An old expression claims that a bad day of fishing is still better than a good day of work. In most cases, that rings true. However, at the Woodson Art Museum, usually the opposite is the case. Sometimes a bad day at the Museum can be better than a good day of fishing. Seldom any guts to clean up, at least.
This was not the case on July 1, the opening day for smallmouth bass on Washington Island. Personally, I had a good morning. Within an hour, I had three legal fish in my grandfather’s boat, two of which were decent sized.
Besides successfully catching fish, being out on the water on such a beautiful day was a great opportunity to appreciate my surroundings. Often on Washington Island, the weather, even in early July, is objectionable. This year, it was a perfect temperature, the lake was calm, and traffic was relatively quiet in the harbor.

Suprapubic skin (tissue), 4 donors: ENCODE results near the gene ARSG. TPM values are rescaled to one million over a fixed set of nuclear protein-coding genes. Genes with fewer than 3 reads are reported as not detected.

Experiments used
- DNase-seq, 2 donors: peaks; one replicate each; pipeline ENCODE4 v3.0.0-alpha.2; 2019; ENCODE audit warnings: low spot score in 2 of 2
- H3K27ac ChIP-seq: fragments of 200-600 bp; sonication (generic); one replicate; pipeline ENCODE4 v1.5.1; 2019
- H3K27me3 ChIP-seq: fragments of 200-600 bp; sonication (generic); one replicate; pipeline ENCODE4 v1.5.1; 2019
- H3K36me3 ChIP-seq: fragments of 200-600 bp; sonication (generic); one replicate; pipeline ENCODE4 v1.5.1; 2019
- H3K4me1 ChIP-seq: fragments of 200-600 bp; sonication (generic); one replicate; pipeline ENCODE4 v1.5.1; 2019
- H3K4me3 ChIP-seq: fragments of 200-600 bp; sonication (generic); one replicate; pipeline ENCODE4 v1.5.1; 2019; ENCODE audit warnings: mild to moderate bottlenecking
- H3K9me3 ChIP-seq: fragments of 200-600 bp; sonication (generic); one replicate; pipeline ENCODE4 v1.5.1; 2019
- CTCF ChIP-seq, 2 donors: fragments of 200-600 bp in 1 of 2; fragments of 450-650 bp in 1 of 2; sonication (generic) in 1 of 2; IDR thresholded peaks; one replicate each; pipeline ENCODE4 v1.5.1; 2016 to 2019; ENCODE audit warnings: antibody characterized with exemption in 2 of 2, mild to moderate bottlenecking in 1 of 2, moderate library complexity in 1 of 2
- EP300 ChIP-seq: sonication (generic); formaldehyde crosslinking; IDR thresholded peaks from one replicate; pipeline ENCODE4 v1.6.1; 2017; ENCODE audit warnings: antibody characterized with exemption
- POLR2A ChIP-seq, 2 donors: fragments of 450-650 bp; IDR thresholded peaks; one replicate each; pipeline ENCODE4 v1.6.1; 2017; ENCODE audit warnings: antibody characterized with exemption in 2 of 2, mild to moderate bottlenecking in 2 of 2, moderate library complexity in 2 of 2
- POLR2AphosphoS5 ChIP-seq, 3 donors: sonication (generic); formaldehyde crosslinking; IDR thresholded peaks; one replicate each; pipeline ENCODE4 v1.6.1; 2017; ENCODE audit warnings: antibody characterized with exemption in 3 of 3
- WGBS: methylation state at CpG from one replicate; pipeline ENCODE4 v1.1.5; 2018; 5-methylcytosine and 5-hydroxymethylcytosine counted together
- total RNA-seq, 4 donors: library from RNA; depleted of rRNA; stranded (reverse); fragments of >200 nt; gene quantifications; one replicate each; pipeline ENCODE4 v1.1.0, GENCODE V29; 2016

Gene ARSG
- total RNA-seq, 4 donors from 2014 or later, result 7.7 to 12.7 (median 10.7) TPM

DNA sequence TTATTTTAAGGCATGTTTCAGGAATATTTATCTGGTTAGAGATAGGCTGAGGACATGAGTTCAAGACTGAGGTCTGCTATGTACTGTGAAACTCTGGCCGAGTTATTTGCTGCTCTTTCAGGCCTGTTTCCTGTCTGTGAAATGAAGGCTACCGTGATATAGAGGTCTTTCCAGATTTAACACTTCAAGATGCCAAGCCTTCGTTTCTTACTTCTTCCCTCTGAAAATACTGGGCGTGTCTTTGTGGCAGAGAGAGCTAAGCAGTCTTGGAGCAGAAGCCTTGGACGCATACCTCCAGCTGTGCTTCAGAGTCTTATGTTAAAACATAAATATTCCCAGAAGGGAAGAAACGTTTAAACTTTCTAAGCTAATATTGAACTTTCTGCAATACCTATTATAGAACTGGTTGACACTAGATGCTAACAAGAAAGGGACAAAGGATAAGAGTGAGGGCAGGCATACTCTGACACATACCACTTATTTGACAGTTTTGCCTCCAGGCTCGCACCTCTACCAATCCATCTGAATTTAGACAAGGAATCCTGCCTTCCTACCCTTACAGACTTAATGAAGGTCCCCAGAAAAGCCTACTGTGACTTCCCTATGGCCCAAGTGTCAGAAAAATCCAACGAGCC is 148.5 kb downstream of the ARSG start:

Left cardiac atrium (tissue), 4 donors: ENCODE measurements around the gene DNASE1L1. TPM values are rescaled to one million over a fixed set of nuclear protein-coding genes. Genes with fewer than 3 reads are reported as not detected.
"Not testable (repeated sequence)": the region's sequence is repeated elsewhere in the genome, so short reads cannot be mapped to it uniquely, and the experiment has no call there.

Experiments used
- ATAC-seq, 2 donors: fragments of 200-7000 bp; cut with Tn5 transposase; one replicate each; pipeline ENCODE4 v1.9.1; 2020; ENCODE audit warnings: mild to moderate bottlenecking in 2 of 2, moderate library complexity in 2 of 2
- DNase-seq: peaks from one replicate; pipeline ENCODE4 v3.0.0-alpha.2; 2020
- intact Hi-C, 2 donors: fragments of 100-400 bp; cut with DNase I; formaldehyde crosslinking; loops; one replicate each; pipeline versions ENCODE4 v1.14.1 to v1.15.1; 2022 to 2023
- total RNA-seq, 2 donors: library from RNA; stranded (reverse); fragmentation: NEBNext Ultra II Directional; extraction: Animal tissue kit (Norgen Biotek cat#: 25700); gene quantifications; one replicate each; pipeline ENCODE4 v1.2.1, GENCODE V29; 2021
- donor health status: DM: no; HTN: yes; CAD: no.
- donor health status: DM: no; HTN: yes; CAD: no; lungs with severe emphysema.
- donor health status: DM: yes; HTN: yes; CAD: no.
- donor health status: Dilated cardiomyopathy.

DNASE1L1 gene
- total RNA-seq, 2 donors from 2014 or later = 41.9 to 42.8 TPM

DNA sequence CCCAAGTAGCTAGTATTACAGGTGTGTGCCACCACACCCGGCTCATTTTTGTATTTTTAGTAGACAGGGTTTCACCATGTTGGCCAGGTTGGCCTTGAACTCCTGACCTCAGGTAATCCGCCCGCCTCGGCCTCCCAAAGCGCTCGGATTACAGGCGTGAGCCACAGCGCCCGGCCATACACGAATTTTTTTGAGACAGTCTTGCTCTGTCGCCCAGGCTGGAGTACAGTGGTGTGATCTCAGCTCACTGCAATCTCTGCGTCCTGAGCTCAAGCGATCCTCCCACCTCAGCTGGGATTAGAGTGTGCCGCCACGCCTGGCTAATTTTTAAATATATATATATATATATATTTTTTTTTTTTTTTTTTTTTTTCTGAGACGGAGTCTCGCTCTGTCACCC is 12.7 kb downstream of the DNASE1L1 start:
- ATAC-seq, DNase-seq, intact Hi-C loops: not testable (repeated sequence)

Because the water temperature is still relatively cool, smallmouth bass stay in shallower water, near sandy bottom areas where reeds are prevalent. This dictated our fishing grounds for the day. When the sun caught the water and the reeds just right, it reminded me of Liquidity by Birds in Art Master Artist Chris Bacon and one of my favorite artworks in the Woodson’s collection.
The reason it remains one of my favorites is because when I am at work viewing the painting in the galleries or even in collection storage, I immediately feel the sun on my neck, hear the waves lapping against the boat, and smell the fresh Lake Michigan air. Sometimes, a good day at work can take you back to a good day of fishing.